The Patient Job . . . Job 1-2
The patient Job, the blameless and upright man, stands in the forefront of the book, a never-to-be-forgotten figure. His story was known and loved in Israel long before the Poet entered upon the task of writing about him.
The Poet provides the only account of Job's story in the Bible, but the ease with which he tells it points to its familiarity. The prophet Ezekiel, for instance, who mentions Job, Noah, and Daniel as three supremely righteous men, does not pause to tell their stories. He takes it for granted that their names will strike a responsive chord.1
Writers of the Bible value the narratives concerning the great men of old. Often they preserve the ancient stories even when they add to them in order to make the ancient heroes speak again to the needs of a later age. This is a method well approved in the Poet's day, and he follows it in the Book of Job. None of his contemporaries would criticize him merely because the Prologue and Epilogue fit awkwardly the case presented in the Argument.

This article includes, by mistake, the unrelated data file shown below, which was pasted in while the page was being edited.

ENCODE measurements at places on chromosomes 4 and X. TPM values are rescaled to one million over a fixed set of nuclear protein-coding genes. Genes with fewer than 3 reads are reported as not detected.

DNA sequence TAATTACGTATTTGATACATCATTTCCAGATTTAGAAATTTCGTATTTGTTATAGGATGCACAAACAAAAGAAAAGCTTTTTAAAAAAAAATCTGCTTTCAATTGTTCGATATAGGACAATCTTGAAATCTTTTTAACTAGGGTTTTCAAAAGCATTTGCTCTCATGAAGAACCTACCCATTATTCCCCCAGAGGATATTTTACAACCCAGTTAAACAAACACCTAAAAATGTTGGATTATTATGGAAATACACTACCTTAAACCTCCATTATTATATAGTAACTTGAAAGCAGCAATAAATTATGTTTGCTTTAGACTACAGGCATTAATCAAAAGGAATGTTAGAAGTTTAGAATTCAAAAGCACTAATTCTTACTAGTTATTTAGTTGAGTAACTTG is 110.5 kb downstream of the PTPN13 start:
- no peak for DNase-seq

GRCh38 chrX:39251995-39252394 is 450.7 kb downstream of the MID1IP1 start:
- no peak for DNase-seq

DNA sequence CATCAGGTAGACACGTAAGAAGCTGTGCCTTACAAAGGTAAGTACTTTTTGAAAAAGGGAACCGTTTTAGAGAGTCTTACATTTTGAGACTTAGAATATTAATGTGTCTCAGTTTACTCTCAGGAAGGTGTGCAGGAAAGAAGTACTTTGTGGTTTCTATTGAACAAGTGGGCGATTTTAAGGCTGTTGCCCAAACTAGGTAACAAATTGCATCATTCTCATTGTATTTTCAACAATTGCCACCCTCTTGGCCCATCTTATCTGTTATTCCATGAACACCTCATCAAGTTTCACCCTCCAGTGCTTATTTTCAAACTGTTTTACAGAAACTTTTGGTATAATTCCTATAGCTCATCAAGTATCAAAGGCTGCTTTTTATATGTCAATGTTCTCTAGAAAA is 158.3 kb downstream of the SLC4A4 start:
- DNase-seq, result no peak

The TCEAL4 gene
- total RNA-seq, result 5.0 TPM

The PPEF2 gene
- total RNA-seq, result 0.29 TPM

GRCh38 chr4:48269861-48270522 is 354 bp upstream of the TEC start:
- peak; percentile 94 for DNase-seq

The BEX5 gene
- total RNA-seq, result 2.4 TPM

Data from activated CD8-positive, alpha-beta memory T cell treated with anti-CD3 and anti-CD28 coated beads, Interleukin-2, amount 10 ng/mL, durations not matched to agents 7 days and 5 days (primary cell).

Once we recognize the Poet's method, we can feel our way back to days when the Book of Job, as we know it, began to take shape. The Poet and his students have been considering the story of the patient Job in the form in which it is circulating in the schools of their day. Probably the youths are saying that the patience of Job does not appeal to them: they do not think Job is being fairly treated. If disaster fell upon them, they would ask God to tell them why He was afflicting them. Surely God answers righteous men; that is, if He cares. But does God care? That is the new and terrifying question.
The Poet understands that these youths are criticizing the rule of God in the affairs of men; they are asking him to deal with topics of immense importance to them. According to the